Mr. Brooks' first Broadway costume design was for the 1962 Richard Rodgers musical No Strings. He got the job in a way that bespoke of his fashion-world background. Employing an African-American model (the show was to star Diahann Carroll), he paraded his designs before Rodgers. The composer hired him, and Mr. Brooks won his first and only Tony Award nomination.
In the busy 12 months that followed, he also netted an Oscar nomination for his work on the 1963 Otto Preminger film "The Cardinal," and his first Coty Award for his fashion designs. He would collect two more Oscar nominations over his career.
His other Broadway credits included Barefoot in the Park; Fade Out—Fade In; Beekman Place; Poor Bitos; Diamond Orchid; Flora, the Red Menace; On a Clear Day You Can See Forever; Promises, Promises; Last of the Red Hot Lovers; Minnie's Boys; Night Watch; Holiday; Good News; The Member of the Wedding; Summer Brave; A Musical Jubilee; A Party with Betty Comden and Adolph Green; Monteith & Rand; Carmelina; and Dance a Little Closer in 1983, his final Broadway credit.
He designed more than 3,500 opulent period costumes for "Star!," the flop 1968 film in which Julie Andrews played Gertrude Lawrence. The designer went to London to research his work for the project. The clothes that resulted were then featured on the cover of Look magazine.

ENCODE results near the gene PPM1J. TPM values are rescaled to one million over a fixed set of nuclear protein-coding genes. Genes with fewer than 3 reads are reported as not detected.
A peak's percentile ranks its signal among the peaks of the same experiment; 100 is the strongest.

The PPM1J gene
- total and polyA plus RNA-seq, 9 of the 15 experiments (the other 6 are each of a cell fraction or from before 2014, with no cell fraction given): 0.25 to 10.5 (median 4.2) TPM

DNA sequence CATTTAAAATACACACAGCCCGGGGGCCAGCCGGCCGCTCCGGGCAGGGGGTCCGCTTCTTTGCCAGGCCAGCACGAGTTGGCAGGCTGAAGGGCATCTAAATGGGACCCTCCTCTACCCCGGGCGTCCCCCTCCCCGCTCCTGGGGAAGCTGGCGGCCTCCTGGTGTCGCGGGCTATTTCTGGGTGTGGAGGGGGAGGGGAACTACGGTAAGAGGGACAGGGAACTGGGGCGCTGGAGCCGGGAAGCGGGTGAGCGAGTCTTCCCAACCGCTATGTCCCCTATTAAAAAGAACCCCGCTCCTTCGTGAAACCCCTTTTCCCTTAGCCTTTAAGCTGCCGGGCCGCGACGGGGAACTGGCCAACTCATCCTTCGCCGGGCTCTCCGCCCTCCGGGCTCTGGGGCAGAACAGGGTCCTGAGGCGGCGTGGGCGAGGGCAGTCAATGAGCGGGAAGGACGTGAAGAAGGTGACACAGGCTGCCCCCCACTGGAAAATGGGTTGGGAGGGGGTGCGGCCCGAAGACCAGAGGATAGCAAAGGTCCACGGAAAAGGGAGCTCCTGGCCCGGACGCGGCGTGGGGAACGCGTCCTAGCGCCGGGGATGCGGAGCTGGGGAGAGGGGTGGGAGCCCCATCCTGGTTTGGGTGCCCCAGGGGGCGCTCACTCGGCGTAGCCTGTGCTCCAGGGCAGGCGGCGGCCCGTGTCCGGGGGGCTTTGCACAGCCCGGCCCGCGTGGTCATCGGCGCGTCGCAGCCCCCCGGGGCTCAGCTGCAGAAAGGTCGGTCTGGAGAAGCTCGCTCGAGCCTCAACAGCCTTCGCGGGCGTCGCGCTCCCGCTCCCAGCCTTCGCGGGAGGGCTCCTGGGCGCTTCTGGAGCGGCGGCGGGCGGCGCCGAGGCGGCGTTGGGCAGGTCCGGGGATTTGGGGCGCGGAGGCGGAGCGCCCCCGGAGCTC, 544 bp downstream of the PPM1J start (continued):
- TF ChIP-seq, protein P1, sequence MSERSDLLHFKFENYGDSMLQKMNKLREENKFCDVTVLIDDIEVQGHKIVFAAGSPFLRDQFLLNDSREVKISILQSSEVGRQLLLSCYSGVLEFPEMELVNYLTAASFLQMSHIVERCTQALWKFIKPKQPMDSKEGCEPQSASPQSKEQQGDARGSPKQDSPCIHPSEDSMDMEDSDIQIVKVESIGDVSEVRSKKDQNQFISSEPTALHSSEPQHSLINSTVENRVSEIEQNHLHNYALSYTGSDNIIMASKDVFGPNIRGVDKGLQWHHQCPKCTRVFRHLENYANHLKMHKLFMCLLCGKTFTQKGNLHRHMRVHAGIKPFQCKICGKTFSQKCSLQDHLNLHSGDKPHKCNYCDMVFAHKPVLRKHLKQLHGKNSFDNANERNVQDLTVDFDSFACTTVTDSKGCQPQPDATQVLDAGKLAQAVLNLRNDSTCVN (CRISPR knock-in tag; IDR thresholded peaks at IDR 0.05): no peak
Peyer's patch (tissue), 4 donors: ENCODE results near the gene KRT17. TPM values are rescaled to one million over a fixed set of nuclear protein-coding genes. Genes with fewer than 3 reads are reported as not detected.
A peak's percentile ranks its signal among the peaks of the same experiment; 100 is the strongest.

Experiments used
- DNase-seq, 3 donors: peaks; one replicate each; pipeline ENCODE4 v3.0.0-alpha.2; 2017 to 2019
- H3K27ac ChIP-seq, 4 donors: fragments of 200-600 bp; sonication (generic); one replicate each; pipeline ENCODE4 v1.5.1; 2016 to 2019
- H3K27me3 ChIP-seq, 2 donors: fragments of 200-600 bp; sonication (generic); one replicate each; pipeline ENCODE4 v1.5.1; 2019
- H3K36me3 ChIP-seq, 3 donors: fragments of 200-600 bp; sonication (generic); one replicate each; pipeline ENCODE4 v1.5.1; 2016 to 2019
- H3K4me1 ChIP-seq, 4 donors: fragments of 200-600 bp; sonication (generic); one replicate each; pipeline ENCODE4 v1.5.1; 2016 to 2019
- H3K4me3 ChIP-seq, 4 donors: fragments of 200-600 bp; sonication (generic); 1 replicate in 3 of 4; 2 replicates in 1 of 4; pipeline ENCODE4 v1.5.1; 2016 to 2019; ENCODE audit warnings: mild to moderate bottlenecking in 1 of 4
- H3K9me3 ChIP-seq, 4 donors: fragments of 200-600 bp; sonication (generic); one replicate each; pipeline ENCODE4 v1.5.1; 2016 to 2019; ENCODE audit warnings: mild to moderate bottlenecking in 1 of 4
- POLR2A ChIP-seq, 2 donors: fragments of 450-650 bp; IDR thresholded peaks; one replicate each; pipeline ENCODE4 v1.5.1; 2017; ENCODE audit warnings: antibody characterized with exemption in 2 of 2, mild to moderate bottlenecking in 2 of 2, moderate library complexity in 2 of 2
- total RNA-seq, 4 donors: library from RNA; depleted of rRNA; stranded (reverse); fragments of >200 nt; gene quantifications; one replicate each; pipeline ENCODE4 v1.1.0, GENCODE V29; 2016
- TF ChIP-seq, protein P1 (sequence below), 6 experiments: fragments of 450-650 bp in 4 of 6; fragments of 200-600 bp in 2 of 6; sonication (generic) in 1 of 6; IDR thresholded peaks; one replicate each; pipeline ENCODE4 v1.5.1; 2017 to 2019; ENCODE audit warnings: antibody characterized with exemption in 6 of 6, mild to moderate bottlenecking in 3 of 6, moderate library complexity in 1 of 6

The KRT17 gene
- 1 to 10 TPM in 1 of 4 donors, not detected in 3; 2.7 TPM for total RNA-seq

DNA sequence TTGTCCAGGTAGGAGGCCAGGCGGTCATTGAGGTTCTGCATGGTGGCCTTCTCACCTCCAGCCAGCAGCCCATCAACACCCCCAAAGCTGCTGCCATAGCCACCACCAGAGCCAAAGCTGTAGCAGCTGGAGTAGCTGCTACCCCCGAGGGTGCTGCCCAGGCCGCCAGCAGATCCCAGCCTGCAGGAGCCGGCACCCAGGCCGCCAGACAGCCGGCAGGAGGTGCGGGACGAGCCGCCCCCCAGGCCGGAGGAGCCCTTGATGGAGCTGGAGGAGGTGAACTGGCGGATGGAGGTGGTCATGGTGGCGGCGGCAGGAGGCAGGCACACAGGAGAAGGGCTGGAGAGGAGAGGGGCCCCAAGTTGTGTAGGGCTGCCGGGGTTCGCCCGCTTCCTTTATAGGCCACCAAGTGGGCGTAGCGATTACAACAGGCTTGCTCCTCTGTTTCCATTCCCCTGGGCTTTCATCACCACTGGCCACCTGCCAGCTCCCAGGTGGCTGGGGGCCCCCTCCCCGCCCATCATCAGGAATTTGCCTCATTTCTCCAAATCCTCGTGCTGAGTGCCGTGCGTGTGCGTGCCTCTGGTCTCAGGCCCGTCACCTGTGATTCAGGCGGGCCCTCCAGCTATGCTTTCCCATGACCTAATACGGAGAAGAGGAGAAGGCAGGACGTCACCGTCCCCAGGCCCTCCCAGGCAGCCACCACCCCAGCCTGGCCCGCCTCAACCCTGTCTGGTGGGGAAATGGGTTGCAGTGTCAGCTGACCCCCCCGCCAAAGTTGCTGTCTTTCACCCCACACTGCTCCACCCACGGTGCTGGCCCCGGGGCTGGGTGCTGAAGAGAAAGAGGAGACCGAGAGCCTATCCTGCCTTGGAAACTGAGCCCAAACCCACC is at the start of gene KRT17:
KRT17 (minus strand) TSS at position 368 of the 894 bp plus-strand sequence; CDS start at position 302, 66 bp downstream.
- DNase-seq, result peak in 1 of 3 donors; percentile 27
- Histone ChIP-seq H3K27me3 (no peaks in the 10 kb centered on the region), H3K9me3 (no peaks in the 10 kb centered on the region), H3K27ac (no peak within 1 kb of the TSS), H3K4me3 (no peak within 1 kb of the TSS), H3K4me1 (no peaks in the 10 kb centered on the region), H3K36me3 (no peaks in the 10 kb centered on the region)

His designs were noted for their simplicity and use of bold prints. He once said, "You can turn an absolute whore into a lady by just putting pearls around her neck." After attending Syracuse University, Donald Brooks entered the Yale School of Drama, where he first decided to become a costume and clothing designer. He then transferred to the Fashion Institute of Technology and then the Parsons School of Design. Things happened quickly for the New Haven native, who was born Donald Marc Blumberg on Jan. 10, 1928. When he showed talent designing the windows for Lord & Taylor in 1950, the department store's president, Dorothy Shaver, hired him to design a collection.
By 1963, he had opened his own business. He was well known enough to be paired with Bill Blass and Geoffrey Beane as "the three B's of fashion," according to the New York Times. Jacqueline Kennedy wore a Brooks-designed sleeveless pink silk sheath on a tour of India in 1962, Newsday reported. And when Truman Capote threw his famous "Black and White Ball" at the Plaza Hotel in 1966, there were more Brooks gowns at the party than those of any other designer.
In 1992, he began a stint as a Tony Award nominator.
His father, Harry Blumberg, had a theatrical background of sorts; a restaurant designer, one of his clients was Sardi's, the famous Broadway eatery.
He is survived by his sister, Kay Blick.